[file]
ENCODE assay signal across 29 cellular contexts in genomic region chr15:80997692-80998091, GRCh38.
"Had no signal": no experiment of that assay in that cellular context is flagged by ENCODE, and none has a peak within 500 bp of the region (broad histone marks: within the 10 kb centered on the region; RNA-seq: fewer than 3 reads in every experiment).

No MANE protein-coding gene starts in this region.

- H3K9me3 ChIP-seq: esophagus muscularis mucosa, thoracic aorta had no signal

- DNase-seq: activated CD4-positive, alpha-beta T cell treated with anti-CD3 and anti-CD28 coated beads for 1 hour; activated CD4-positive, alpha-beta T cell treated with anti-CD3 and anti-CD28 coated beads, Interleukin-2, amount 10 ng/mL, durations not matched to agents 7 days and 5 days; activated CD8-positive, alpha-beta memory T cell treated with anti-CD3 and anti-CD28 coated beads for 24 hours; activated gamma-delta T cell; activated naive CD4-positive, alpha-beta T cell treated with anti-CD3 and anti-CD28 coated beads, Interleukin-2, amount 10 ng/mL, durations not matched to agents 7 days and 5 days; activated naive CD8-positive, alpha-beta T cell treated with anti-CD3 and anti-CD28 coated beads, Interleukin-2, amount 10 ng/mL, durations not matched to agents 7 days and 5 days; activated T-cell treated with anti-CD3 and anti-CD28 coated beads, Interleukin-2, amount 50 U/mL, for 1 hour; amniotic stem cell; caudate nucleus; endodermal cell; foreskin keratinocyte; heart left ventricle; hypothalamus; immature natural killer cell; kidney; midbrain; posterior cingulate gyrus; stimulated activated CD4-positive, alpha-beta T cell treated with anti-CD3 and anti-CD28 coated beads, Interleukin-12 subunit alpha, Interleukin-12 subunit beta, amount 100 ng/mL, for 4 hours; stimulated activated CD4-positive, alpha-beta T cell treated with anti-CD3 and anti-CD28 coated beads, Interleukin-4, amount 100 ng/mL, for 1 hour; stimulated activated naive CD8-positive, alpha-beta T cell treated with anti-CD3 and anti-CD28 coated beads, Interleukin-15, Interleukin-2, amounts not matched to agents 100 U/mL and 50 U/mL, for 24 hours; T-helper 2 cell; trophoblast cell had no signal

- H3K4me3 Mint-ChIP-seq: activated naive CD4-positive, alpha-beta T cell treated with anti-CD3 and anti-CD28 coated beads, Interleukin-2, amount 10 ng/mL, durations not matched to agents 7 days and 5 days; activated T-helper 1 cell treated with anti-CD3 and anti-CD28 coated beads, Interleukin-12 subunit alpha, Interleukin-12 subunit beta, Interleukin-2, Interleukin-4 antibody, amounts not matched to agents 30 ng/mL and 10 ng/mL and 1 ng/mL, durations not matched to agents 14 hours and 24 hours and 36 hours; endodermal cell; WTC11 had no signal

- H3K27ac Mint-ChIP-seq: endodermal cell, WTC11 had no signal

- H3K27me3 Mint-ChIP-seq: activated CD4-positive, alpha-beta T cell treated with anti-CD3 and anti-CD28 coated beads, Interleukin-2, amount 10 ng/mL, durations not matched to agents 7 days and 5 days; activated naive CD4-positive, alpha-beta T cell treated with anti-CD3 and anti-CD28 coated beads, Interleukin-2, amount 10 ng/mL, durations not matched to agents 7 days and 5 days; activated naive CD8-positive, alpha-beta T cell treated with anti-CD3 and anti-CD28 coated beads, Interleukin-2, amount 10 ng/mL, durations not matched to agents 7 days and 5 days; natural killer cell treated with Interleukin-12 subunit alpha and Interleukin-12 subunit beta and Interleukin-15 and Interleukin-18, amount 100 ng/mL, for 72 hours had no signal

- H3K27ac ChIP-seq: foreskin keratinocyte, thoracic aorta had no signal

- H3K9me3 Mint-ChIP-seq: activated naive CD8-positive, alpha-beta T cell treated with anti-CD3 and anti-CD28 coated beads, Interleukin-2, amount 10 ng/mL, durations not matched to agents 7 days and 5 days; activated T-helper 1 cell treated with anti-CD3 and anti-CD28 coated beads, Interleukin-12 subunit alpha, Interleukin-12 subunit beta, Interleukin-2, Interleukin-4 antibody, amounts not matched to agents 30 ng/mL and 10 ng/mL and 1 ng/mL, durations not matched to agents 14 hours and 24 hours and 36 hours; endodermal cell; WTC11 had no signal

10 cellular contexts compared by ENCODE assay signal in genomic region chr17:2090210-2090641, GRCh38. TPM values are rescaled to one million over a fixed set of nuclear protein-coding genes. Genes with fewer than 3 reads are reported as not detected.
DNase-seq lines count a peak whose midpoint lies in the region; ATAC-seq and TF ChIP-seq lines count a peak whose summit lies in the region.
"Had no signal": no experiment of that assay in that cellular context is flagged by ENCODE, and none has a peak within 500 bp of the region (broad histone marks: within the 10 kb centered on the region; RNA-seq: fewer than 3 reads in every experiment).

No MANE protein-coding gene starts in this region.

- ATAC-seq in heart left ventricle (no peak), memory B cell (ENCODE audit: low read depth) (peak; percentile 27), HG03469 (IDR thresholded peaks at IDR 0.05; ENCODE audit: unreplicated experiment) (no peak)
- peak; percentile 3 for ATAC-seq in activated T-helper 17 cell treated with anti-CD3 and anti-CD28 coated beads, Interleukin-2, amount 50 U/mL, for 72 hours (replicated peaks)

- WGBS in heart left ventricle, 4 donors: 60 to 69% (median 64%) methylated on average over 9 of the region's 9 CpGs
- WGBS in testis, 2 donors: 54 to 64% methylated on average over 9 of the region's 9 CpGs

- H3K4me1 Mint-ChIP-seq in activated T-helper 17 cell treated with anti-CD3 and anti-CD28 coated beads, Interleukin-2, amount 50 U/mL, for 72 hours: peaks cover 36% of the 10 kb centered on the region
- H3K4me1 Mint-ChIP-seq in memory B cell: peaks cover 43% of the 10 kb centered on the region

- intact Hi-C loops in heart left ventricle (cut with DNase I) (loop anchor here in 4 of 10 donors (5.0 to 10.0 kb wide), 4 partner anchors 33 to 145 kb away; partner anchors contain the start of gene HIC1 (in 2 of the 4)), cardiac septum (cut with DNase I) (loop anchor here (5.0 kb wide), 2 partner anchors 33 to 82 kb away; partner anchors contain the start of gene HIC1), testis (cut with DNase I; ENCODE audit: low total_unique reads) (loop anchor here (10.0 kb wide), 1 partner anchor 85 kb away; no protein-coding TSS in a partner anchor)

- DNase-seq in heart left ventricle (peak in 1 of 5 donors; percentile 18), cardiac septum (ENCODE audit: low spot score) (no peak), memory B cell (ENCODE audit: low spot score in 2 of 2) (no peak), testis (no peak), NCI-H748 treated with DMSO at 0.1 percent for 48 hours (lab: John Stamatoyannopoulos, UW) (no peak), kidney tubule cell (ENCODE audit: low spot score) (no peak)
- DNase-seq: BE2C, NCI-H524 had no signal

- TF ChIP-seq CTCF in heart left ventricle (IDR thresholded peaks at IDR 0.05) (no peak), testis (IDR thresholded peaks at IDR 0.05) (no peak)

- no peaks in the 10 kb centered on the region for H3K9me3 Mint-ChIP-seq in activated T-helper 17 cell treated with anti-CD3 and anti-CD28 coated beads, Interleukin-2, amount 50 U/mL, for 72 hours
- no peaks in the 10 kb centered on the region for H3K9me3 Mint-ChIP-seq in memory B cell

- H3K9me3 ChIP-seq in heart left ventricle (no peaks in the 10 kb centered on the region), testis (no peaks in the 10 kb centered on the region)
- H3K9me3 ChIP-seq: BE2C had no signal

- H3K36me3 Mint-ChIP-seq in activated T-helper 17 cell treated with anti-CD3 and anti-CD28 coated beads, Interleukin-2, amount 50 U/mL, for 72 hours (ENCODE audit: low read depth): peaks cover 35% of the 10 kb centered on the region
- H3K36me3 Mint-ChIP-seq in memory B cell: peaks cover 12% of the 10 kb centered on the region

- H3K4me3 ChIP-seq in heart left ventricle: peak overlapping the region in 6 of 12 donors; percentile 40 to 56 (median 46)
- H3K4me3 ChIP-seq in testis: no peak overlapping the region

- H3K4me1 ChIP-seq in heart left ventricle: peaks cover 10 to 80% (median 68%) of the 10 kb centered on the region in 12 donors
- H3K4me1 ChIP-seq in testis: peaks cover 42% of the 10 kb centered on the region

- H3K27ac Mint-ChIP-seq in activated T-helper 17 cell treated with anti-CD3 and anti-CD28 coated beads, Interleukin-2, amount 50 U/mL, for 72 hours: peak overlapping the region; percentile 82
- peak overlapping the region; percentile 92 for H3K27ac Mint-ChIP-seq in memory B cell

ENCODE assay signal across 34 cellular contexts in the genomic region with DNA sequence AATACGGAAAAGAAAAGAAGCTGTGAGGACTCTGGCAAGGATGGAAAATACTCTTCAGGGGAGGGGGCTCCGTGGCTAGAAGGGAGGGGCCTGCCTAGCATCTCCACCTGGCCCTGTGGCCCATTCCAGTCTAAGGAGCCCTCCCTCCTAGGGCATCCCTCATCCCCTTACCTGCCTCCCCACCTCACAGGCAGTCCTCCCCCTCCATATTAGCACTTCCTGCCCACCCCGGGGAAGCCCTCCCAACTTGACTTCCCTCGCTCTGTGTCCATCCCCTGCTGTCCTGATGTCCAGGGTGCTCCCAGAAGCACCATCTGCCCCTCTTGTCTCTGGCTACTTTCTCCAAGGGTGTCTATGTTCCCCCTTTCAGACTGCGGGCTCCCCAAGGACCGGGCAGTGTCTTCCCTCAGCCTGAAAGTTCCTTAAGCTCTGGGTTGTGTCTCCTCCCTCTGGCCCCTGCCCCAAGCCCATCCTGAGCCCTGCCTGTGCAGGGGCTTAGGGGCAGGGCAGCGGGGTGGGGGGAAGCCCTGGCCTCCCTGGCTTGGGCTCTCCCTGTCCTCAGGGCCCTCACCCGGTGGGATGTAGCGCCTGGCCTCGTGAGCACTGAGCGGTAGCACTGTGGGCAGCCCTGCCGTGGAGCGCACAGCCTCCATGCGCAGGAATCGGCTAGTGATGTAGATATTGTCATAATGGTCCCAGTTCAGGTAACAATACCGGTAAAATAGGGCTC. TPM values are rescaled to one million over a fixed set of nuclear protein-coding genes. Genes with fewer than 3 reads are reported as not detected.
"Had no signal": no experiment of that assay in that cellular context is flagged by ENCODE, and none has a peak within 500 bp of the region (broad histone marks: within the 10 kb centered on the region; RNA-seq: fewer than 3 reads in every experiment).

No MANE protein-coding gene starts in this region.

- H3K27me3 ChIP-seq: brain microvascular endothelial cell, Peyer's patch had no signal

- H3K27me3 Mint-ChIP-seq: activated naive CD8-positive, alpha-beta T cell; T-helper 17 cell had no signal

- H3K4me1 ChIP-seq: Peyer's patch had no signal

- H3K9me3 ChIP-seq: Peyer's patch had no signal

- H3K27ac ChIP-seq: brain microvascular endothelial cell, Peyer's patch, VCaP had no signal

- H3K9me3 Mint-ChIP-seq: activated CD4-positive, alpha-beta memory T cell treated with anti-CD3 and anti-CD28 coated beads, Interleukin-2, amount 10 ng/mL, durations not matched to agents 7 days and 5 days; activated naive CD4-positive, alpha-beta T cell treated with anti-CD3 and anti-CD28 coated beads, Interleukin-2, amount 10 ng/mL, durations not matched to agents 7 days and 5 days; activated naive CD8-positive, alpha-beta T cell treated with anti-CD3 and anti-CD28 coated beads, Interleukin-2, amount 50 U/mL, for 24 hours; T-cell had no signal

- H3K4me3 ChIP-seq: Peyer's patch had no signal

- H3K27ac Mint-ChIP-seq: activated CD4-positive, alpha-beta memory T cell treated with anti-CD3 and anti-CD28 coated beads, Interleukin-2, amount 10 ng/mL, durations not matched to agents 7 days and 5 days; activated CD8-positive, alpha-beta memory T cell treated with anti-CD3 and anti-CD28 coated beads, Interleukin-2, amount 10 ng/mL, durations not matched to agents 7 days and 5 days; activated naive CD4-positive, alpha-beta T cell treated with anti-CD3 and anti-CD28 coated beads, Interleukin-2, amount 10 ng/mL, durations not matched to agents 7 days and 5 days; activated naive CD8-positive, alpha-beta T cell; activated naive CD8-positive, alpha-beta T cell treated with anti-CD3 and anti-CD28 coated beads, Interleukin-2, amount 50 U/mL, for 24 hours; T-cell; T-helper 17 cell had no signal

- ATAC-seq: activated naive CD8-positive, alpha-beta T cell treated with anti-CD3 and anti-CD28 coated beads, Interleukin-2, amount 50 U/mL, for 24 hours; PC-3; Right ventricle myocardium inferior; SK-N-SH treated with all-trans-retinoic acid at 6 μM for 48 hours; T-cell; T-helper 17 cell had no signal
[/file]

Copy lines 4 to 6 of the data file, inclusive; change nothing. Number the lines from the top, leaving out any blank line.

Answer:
- H3K9me3 ChIP-seq: esophagus muscularis mucosa, thoracic aorta had no signal

- DNase-seq: activated CD4-positive, alpha-beta T cell treated with anti-CD3 and anti-CD28 coated beads for 1 hour; activated CD4-positive, alpha-beta T cell treated with anti-CD3 and anti-CD28 coated beads, Interleukin-2, amount 10 ng/mL, durations not matched to agents 7 days and 5 days; activated CD8-positive, alpha-beta memory T cell treated with anti-CD3 and anti-CD28 coated beads for 24 hours; activated gamma-delta T cell; activated naive CD4-positive, alpha-beta T cell treated with anti-CD3 and anti-CD28 coated beads, Interleukin-2, amount 10 ng/mL, durations not matched to agents 7 days and 5 days; activated naive CD8-positive, alpha-beta T cell treated with anti-CD3 and anti-CD28 coated beads, Interleukin-2, amount 10 ng/mL, durations not matched to agents 7 days and 5 days; activated T-cell treated with anti-CD3 and anti-CD28 coated beads, Interleukin-2, amount 50 U/mL, for 1 hour; amniotic stem cell; caudate nucleus; endodermal cell; foreskin keratinocyte; heart left ventricle; hypothalamus; immature natural killer cell; kidney; midbrain; posterior cingulate gyrus; stimulated activated CD4-positive, alpha-beta T cell treated with anti-CD3 and anti-CD28 coated beads, Interleukin-12 subunit alpha, Interleukin-12 subunit beta, amount 100 ng/mL, for 4 hours; stimulated activated CD4-positive, alpha-beta T cell treated with anti-CD3 and anti-CD28 coated beads, Interleukin-4, amount 100 ng/mL, for 1 hour; stimulated activated naive CD8-positive, alpha-beta T cell treated with anti-CD3 and anti-CD28 coated beads, Interleukin-15, Interleukin-2, amounts not matched to agents 100 U/mL and 50 U/mL, for 24 hours; T-helper 2 cell; trophoblast cell had no signal

- H3K4me3 Mint-ChIP-seq: activated naive CD4-positive, alpha-beta T cell treated with anti-CD3 and anti-CD28 coated beads, Interleukin-2, amount 10 ng/mL, durations not matched to agents 7 days and 5 days; activated T-helper 1 cell treated with anti-CD3 and anti-CD28 coated beads, Interleukin-12 subunit alpha, Interleukin-12 subunit beta, Interleukin-2, Interleukin-4 antibody, amounts not matched to agents 30 ng/mL and 10 ng/mL and 1 ng/mL, durations not matched to agents 14 hours and 24 hours and 36 hours; endodermal cell; WTC11 had no signal